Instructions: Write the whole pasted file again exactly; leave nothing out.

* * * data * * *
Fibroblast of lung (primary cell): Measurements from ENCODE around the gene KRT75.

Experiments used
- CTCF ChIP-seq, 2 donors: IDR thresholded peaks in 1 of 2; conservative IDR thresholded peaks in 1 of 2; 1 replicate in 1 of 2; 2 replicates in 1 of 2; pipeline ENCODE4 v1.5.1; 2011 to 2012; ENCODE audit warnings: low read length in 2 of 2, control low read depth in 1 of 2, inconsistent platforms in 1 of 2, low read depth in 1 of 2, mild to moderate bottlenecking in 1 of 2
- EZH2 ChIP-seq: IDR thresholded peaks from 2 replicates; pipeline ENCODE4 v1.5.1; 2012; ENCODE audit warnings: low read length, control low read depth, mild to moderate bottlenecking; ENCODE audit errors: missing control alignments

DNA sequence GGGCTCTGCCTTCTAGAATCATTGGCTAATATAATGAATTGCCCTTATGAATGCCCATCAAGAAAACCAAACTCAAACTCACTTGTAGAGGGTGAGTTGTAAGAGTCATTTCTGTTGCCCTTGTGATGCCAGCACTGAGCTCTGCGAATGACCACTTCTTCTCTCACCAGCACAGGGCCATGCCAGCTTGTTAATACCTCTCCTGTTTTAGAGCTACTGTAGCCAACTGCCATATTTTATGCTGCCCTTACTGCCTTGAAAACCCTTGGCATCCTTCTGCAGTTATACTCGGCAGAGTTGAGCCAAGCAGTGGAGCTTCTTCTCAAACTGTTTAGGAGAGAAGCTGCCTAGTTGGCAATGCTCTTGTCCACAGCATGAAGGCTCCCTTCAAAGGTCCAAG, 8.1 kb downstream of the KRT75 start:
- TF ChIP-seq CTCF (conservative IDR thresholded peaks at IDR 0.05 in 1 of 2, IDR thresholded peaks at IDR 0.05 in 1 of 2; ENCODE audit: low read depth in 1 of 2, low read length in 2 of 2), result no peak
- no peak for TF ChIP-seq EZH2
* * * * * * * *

Fibroblast of lung (primary cell): Measurements from ENCODE around the gene KRT75.

Experiments used
- CTCF ChIP-seq, 2 donors: IDR thresholded peaks in 1 of 2; conservative IDR thresholded peaks in 1 of 2; 1 replicate in 1 of 2; 2 replicates in 1 of 2; pipeline ENCODE4 v1.5.1; 2011 to 2012; ENCODE audit warnings: low read length in 2 of 2, control low read depth in 1 of 2, inconsistent platforms in 1 of 2, low read depth in 1 of 2, mild to moderate bottlenecking in 1 of 2
- EZH2 ChIP-seq: IDR thresholded peaks from 2 replicates; pipeline ENCODE4 v1.5.1; 2012; ENCODE audit warnings: low read length, control low read depth, mild to moderate bottlenecking; ENCODE audit errors: missing control alignments

DNA sequence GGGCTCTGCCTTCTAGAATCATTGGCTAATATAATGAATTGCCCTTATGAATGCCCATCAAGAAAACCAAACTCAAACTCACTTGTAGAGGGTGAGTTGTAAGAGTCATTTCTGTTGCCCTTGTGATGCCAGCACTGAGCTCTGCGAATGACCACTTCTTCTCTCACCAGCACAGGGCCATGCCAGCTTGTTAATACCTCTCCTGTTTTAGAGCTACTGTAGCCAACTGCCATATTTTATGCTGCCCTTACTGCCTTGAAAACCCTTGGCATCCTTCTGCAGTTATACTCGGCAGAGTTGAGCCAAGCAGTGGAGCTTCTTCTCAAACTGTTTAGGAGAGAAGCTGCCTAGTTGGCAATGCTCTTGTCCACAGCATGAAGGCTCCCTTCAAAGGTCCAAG, 8.1 kb downstream of the KRT75 start:
- TF ChIP-seq CTCF (conservative IDR thresholded peaks at IDR 0.05 in 1 of 2, IDR thresholded peaks at IDR 0.05 in 1 of 2; ENCODE audit: low read depth in 1 of 2, low read length in 2 of 2), result no peak
- no peak for TF ChIP-seq EZH2